I fail to see how anyone could think US Refining capacity is long since only existing refineries have been expanded (no new ones since 1975) and demand is balanced to short (during peak periods where no surplus makeup capacity exist). South Dakota like another 39 states in US have ~ no to little refining plants and are totally dependent on P/L shipments from West Coast/Gulf Coast where 7 states provide 75% US refining capacity. No one seems concerned that potential security issues from Power Crisis or Hurricanes repeating damage to these few coastal based state producers. (Repeat gasoline supply shortages of PNW power crisis/Arizona Pipeline rupture/Katrina Gulf Coast damage/Irene East Coast damage).
     

    This perspective depends on liberal belief that ETOH forced addition will grow to 20% by 2025, which is already unable to make 7-10% level due corn crop drought/floods, lack enough government subsidy (will get worse to get US budget balanced) and growing concern over food famine/car carburetor damage issues/conflict with goal higher MPG. Also depends on ability of Environmentalist to kill off Canadian Tar Sands Crude supplies coming to US (they seem be ok with them going to China, ect for processing – which they would if blocked).
     

    And also depends on US Exec branch & California state push use EPA get Cap-and-Trade limits in place for Climate Change (updated name for Global Warming since its dead issue in public eyes) – all of which is/was driven by Koyota Treaty / Global Warming Environmental regulations. Koyota is almost sure bet to not be renewed in 2012 since all 18 signature countries failed to meet any lower level targets and never stood chance meeting harsh 2025 goals even with exempted power segments.
     Additionally countries like Japan are now joining US stating any new agreement cannot exempt developing countries who are now current world leaders in pollutions – China, India & Russia. The past US non-Koyota / Blue Skies position – did make its environmental goals; but now will depend who is in white house 2012, but Cap-n-trade failed Congress approval, so Obama will have win State Governors Court challenges to EPA’s current attempts.
    Regards

  • #4693

    Charles Randall
    Participant

    [ Refinery Foe’s take case SDakota Supreme Court Mar 07, 2012

    Opponents of the proposed Hyperion oil refinery in Union County are taking their case to the South Dakota Supreme Court.

    Save Union County, the Sierra Club and Citizens Opposed to Oil Pollution are appealing a Feb. 9 decision by Hughes County Circuit Court Judge Mark Barnett, which upheld the Prevention of Serious Deterioration air-quality permit for Hyperion Resources 400,000-barrel-per-day refinery, according to court paperwork filed this week.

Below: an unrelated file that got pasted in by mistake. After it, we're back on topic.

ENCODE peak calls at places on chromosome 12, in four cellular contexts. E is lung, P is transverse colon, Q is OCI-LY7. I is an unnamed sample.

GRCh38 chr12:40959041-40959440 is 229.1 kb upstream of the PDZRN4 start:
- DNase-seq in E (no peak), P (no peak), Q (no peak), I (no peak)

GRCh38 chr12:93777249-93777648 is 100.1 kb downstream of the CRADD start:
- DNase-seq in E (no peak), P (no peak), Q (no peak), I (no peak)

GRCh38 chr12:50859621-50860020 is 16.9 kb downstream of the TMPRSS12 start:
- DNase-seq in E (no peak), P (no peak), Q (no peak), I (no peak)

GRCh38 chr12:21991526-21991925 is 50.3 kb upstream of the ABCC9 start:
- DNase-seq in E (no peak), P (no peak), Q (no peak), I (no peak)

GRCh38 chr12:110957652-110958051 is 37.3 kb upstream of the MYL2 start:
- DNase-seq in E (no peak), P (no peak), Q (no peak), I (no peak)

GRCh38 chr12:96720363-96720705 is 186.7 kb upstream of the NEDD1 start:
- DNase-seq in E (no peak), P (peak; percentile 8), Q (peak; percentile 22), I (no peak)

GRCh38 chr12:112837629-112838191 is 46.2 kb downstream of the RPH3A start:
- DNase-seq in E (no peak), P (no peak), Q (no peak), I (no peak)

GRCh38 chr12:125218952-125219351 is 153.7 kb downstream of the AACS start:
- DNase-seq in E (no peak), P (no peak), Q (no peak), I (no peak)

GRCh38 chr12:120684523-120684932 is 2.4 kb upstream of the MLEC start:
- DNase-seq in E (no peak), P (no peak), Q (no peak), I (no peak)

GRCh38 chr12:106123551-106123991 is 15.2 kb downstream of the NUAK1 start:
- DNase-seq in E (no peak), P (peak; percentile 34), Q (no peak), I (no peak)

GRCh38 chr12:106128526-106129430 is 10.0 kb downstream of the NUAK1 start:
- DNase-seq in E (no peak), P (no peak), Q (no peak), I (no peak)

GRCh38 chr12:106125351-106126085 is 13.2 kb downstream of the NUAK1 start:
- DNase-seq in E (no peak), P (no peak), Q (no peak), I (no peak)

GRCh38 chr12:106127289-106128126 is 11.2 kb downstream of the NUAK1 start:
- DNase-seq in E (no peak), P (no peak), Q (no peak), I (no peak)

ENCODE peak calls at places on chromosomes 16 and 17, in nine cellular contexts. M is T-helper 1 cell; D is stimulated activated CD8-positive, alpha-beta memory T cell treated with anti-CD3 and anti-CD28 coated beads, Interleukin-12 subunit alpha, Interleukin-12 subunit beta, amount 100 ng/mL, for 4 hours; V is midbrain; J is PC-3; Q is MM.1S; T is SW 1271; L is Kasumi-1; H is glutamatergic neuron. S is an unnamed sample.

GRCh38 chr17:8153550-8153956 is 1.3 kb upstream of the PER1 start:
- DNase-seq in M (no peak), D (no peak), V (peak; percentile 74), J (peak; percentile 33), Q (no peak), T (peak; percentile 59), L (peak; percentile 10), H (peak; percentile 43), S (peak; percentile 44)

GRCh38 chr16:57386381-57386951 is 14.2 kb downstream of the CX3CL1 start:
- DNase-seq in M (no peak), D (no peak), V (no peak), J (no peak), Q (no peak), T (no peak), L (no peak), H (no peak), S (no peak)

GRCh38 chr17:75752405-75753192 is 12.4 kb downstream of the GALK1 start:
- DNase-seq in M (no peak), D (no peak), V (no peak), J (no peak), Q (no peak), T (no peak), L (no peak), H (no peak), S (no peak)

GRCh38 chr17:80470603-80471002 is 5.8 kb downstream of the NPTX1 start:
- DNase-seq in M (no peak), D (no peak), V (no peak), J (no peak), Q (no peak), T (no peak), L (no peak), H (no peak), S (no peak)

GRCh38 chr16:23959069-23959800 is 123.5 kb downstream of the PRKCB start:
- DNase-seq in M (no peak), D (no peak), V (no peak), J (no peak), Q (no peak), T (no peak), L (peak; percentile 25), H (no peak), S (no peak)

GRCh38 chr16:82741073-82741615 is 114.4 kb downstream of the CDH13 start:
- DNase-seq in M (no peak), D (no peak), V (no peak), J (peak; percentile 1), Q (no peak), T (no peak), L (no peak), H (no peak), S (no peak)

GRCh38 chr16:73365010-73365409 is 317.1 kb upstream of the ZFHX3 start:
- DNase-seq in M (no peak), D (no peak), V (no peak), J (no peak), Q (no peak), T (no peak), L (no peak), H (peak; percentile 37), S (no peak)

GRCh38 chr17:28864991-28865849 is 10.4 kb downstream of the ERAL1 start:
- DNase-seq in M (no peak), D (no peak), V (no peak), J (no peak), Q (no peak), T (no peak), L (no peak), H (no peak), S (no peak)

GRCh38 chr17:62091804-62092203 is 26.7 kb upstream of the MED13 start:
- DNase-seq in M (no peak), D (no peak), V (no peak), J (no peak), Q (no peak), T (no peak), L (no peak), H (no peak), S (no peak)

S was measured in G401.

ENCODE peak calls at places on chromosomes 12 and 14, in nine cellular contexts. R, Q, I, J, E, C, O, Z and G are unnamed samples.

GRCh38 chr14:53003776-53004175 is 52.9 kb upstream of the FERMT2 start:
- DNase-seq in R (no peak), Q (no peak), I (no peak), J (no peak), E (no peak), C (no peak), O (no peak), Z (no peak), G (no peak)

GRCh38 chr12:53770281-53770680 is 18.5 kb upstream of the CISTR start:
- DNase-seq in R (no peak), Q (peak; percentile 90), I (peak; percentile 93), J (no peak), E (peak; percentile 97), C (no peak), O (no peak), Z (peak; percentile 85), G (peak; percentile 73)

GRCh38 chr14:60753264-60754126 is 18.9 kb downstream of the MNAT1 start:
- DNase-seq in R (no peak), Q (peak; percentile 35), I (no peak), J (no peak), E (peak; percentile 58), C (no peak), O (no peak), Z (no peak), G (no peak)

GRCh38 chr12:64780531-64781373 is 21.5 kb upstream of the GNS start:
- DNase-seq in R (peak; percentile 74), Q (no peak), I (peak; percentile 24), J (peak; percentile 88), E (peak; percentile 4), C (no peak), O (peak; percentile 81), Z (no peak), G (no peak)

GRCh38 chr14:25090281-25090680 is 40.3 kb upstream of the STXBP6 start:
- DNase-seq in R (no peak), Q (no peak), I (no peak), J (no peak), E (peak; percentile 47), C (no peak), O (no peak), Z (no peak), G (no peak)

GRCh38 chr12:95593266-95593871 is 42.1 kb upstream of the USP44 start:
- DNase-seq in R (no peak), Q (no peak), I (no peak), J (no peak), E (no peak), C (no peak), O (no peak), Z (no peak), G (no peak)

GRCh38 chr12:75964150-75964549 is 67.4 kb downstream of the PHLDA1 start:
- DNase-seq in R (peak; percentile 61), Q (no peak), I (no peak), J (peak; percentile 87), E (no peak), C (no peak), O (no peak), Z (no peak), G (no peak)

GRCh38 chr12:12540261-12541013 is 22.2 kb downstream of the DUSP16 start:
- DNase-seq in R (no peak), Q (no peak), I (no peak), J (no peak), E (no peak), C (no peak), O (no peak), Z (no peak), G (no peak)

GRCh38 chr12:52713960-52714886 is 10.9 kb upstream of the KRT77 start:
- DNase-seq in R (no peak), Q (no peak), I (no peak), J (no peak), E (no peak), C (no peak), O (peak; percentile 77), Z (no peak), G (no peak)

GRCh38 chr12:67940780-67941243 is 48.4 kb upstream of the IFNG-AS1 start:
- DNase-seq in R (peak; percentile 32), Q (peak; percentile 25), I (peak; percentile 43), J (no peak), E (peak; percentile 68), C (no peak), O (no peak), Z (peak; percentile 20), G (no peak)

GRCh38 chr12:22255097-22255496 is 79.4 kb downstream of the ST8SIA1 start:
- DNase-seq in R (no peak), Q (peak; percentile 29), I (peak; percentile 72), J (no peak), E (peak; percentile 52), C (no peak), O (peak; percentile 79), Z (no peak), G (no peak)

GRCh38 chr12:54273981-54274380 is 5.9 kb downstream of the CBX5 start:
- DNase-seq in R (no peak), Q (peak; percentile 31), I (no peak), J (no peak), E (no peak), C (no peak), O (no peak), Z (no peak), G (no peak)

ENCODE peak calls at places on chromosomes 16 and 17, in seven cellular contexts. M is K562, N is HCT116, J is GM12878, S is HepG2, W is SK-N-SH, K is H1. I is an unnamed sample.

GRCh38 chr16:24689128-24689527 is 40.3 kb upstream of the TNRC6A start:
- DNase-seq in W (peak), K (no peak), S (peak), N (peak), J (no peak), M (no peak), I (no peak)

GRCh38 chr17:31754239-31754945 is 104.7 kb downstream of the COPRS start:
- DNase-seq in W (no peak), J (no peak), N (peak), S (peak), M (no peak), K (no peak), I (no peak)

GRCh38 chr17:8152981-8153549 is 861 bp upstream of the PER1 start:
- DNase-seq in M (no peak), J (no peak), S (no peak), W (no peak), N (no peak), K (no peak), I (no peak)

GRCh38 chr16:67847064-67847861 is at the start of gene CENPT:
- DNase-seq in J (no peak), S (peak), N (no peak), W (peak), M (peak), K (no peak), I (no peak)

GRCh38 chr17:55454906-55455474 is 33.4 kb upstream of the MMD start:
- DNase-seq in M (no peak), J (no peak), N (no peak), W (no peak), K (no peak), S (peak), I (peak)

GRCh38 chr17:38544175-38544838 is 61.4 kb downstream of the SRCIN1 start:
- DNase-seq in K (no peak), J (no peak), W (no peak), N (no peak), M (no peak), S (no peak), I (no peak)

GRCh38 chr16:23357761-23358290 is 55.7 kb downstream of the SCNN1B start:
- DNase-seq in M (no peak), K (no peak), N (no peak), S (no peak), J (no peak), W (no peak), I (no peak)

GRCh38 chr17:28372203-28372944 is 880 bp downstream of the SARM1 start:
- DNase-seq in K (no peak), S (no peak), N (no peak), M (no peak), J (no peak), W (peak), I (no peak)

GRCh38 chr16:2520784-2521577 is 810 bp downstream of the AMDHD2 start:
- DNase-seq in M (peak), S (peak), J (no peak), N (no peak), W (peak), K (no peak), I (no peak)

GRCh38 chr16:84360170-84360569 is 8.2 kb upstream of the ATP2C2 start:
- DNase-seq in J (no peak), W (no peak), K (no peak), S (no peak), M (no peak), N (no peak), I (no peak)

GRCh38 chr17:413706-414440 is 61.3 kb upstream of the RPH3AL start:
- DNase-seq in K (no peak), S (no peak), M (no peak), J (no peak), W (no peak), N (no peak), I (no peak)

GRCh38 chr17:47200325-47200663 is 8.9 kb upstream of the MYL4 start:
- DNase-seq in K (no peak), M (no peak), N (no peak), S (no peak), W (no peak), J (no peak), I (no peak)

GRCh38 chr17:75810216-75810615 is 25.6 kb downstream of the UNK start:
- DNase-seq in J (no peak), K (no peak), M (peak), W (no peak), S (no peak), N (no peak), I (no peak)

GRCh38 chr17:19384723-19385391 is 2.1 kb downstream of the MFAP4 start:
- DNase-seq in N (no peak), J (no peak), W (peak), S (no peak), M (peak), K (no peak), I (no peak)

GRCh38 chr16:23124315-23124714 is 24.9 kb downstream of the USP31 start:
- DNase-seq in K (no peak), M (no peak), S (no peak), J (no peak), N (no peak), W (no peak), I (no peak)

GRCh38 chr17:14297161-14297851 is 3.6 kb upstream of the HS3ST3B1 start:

The issues that we raised are the ones we feel the circuit court did not adequately address, said Ed Cable of Save Union County, the groups spokesman. We tried to reduce the number of items the court has to consider.

    Sometime this week, Hyperion also will appeal one aspect of the permit it has challenged in the past C whether the limit on carbon monoxide emissions from the refinerys large process heaters is technically achievable C company spokesman Eric Williams wrote in an email.

    For the opponents appeal, the court will review two issues:

    Whether the Board of Minerals and the Environment has standing to order an environmental impact statement and whether they should have for Hyperion.

    Whether the board erred in granting Hyperion an 18-month construction extension, since the original deadline passed in February 2011. The company was granted a construction extension requiring it to break ground by March 2013.

    Since the appeal is from a final order, the court must hear the case. If it were an interlocutory appeal C filed during the pendency of the case that is not final, as defined by Greg Sattizahn, counsel to the Unified Judicial System C then the court could have declined to hear it.

    The appellants first brief is due April 16. Hyperion has 45 days to submit its brief, and the appellants can file a brief in reply. Then a hearing will be scheduled, Sattizahn said.

    Because the two sides can file briefs early or request extensions, its unclear when the court might hear the case.

    Williams said Hyperion would not begin construction while the Supreme Court has the case.

    While one could make an argument that we technically could start construction then, we will not begin construction during that time, he wrote. We do expect this process to be concluded in a timely manner.

    Whatever the outcome, Cable said, a Supreme Court decision is not the final word. There are many other avenues (to pursue), he said.

  • #4692

    Charles Randall
    Participant

    Here is update on yet another stall by environmentalist on the Hyperion Refinery (& Coker) for S Dakota. This is not the 6th year this grassroots refinery has been going for a permit that EPA had no problems with, the local & state residence are in favor of and region desperatly needs to supply local markets SDakota is another one of the 39 states that have little to no refining plants currently.

    The plant has won its case court after court trial & is not at State Court Supreme level – Hyperion is one of two new grassroots refineries that have been deadlocked by environmentalist since 2006 where everyone but liberal extreme environmentalist have continued deadlocks that have prevented US from building ANY new plants since 1975. The average age of US refineries stand at 65-80 years with some like BP Lima & Whiting at +100 years old – the youngest is MAP Garyville which turns 37 this year.

    This type of obstrucitonist needs to be put down hard & should become target of “Frivolous Lawsuit” and these groups fined enough to make them think twice about future efforts. Otherwise its slot machine where eventually Major (like COP, XOM or BP) has pay off $MM in “Green Mail” to go forward – they currently have no downside. It is part of continuing effort by these groups to eleminate fossil fuels at the expense of the US taxpayer and expose entire US transportation system to risk & Europe level $9/gal cost to justify uneconomic alternatives.